When you sustain a spinal cord injury in a car accident, it’s essential to take action. Speak to a Houston car accident attorney immediately. With an advocate on your side, you have the chance to fight for a better future.
Automobile wrecks and other traumatic events exact all manner of injuries. Bruises, fractures, cuts, concussions, and scratches result in pain and disabilities.
Spinal cord injuries (SCIs) rank among the most serious of personal injuries. Victims find their physical abilities completely or nearly eviscerated. Mental health suffers significantly. Below, we describe the nature of these injuries, why they can devastate you and your family, and your recourse against the careless actors that cause them.
What is a Spinal cord Injury?
The Spinal Cord
Your spinal cord channels signals from the brain to nerves connected to the cord at various regions. Specifically, these nerves branch from a number of vertebrae along the spinal cord throughout four regions:
- Cervical: The cervical region consists of seven vertebrae in the neck region. Along with sending brain messages to your chest and upper arms, the cervical spine supports your head and neck.
- Thoracic: In the thoracic region, you have 12 vertebrae starting immediately below the cervical spine. The nerves in this upper back area transmit signals for lungs, hearts, and abdomen. This area of the spinal cord promotes breathing, heartbeats
- Lumbar: Your lower back, or the lumbar region, contains five disks. Nerves from lumbar discs send signals to your legs, bladder, and bowel, controlling walking, urination, and bowel movements.
- Sacral: Below the lumbar, you will find five vertebrae discs that form the sacral region. These nerves control the legs, thighs, and pelvic regions.
How a Spinal Cord Injury Happens
Spinal cord injuries interrupt the transmission of signals along these regions. Such injuries can involve a direct tear of the spinal cord. More commonly, there’s a fracture or dislocation of the vertebrae.
Moreover, the broken or dislocated vertebrae pieces may lacerate the spinal cord tissues or compress nerves. Strokes, diseases, and degenerative processes contribute to these injuries. As you will read below, sudden traumatic incidents cause a great number of spinal injuries.
The Effects of Spinal Cord Injuries
A spinal cord injury can result in complications such as:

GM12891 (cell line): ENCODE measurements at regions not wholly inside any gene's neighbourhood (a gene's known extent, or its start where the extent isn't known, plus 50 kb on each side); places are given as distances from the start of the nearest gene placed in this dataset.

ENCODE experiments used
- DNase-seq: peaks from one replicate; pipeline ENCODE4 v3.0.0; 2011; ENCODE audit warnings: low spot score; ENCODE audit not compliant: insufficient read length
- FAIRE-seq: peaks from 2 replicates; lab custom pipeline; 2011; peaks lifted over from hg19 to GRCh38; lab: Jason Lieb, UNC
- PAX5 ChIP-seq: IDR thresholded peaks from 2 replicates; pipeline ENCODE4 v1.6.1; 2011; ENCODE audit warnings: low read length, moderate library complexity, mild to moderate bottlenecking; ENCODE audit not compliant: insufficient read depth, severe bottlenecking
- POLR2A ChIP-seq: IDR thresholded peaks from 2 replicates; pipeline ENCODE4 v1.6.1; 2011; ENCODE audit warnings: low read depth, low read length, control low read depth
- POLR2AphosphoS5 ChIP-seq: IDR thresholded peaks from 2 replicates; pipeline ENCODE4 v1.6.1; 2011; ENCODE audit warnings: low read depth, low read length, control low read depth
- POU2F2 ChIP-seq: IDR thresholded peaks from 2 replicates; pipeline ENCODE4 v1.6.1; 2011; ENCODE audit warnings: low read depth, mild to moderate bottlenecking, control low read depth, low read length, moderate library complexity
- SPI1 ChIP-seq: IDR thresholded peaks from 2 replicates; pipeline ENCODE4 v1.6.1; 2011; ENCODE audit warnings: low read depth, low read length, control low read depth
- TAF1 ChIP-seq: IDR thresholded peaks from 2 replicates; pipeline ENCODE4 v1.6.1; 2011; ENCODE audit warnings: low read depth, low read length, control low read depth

- Inability to control bladder or bowel movements
- Limitations on or loss of movements of hands, arms, legs, and trunks
- Sexual dysfunction
- Changes in or loss of fertility
- Inability to feel hot, cold, textures, or other sensations of touch
- Intense stinging
- Chronic pain
You may have heard the terms “quadriplegic” and “paraplegic.” Those with the former type of injury have a loss of all function to the legs, arms, pelvic organs, trunk, and hands. A paraplegic experiences loss to part of the legs, trunk, and pelvic organs. Those in this category may be able to use their arms and hands.
The Details of a Spinal Cord Injury Matter
Injuries to the spinal cord disrupt the transmission of brain signals below the point of injury. Thus, where the injury occurs determines the magnitude of loss. At the highest levels of the cervical region of the spinal cord, or C-1 and C-2, injuries may prove fatal. These segments of the spinal cord support the head.
Those with spinal injuries in the first three portions of the cervical spine may experience extreme difficulty breathing and require a ventilator. If you have an injury in the thoracic region, you likely retain the ability to use your hands effectively. However, trunk control is significantly impaired.
If you suffer a “complete” spinal cord injury, you completely lose your senses and motor skills below the point of injury. An “incomplete” injury means that you do not suffer paralysis below the injury, but you have limitations on leg or other movements. Even at 18 months beyond the initial injury, patients in the “incomplete” category have some, but not all, restoration of function. In fact, very few victims of a spinal cord injury regain all the bodily movements they had before the injury.
Many of the complications require that victims return to the hospital for treatments. Also, people who suffer SCI have an increased risk of diseases such as diabetes, cancer, arthritis, heart disease, and lung disease.
Impact Extends Beyond Mobility
A spinal injury affects more than mobility. Victims, especially of injuries to the upper spinal cord segments, stand at a major risk of pneumonia. This infection of the lung appears initially as a common cold.
Trauma to the spinal cord, its tissues, or nerves limits your ability to cough and clear lungs of sputnum. This mucus accumulates in the lungs. Pneumonia ranks as the leading cause of death for victims of spinal injuries.
Ulcers occur in roughly 15 percent of victims within one year after the onset of the spinal injury. By some studies, as many as three to four out of every ten spinal injury patients experience pressure ulcers. These result from incontinence, lack of body movement, depression, and poor eating.